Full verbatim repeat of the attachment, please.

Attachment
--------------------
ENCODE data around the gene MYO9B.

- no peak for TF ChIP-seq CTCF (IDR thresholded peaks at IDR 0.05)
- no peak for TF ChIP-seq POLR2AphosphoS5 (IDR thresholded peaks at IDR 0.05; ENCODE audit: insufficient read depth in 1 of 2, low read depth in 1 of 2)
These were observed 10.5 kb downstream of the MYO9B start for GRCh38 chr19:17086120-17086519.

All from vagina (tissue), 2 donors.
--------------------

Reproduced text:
ENCODE data around the gene MYO9B.

- no peak for TF ChIP-seq CTCF (IDR thresholded peaks at IDR 0.05)
- no peak for TF ChIP-seq POLR2AphosphoS5 (IDR thresholded peaks at IDR 0.05; ENCODE audit: insufficient read depth in 1 of 2, low read depth in 1 of 2)
These were observed 10.5 kb downstream of the MYO9B start for GRCh38 chr19:17086120-17086519.

All from vagina (tissue), 2 donors.